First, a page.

Following hemodialysis, peripapillary choroidal thickness may significantly decrease in patients with end-stage kidney disease, suggesting that hemodialysis could influence the optic nerve head and surrounding structures, according to study results published in the Journal of Glaucoma.
The prevalence of eye disease is greater among people with chronic kidney disease (CKD) than people without CKD. The literature suggests that eyes and kidneys are interrelated, as they both have several common structural, developmental, and physiological pathways. Hemodynamic changes due to hemodialysis may result in changes to blood flow in the eye, investigators suggest, which in turn can affect structures such as the choroid.
Although previous studies have assessed choroidal thickness outside of the macula, there are no reports on the effects of hemodialysis on peripapillary choroidal thickness. In addition, no studies have examined the association between hemodialysis and choroidal thickness near the optic nerve.
A team of investigators in Korea conducted a prospective observational study to determine the effects of hemodialysis on peripapillary choroidal thickness in patients with end-stage kidney disease undergoing hemodialysis by using swept-source optical coherence tomography (SS-OCT). They also assessed the association between changes in peripapillary choroidal thickness with other parameters.
A total of 29 eyes from 29 patients (17 women; mean age, 55.7±10.4 years) were included in the analysis. After hemodialysis, the mean body weight decreased from 62.5±10.9 kg to 59.9±11.0 kg (P <.001) and the systolic blood pressure decreased from 151.2±31.6 mm Hg to 140.4±28.8 mm Hg (P =.016).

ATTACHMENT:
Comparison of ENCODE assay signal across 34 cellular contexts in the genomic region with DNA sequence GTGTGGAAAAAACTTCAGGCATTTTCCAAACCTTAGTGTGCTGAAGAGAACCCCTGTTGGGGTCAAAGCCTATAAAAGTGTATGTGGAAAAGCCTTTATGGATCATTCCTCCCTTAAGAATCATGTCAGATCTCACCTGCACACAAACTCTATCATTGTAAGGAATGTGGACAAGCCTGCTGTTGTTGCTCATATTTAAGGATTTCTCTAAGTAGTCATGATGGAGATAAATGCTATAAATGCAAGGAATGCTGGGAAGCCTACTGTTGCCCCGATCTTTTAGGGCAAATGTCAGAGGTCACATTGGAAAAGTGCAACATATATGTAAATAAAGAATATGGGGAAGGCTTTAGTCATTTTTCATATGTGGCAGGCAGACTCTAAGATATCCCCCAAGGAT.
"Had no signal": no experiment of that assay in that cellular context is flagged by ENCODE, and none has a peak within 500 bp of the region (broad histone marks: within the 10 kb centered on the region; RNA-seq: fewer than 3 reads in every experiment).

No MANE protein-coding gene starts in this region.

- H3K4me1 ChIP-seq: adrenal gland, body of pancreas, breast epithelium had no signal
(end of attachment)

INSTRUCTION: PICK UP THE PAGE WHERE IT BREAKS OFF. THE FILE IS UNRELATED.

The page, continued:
On measuring peripapillary and macular parameters via SS-OCT before and after hemodialysis, the mean peripapillary retinal nerve fiber layer thickness increased significantly from 96.8±15.2 μm to 99.4±15.1 μm (P <.001) and the mean peripapillary choroidal thickness significantly decreased from 127.3±49.2 μm to 117.1±50.9 μm (P <.001).
After hemodialysis, peripapillary choroidal thickness decreased significantly in all directions and although not significantly, peripapillary retinal nerve fiber layer thickness also decreased in all directions. In addition, macular parameters such as ganglion cell thickness, ganglion cell-inner plexiform layer thickness, and macular choroidal thickness significantly increased after hemodialysis (P =.003, P =.001, and P <.001, respectively).
Assessing the correlation between changes in peripapillary choroidal thickness and other parameters suggested that of the changes in the optical coherence tomography parameters, only macular choroidal thickness and peripapillary retinal nerve fiber layer thickness were associated with significant changes in peripapillary choroidal thickness; however, macular choroidal thickness was positively correlated (p=0.547, P =.002), while peripapillary retinal nerve fiber layer thickness was negatively correlated (p= −0.470, P =.010).
“We observed a significant decrease in [peripapillary choroidal thickness] after [hemodialysis],” report the research team. “Our results suggest that [hemodialysis] can influence the [optic nerve head] and its surrounding structures.”
Lee WJ, Hong R, Kang MH, et al. Effect of hemodialysis on peripapillary choroidal thickness measured by swept-source optical coherence tomography. J Glaucoma. 2021;30(6):459-464. doi:10.1097/IJG.0000000000001762
This article originally appeared on Ophthalmology Advisor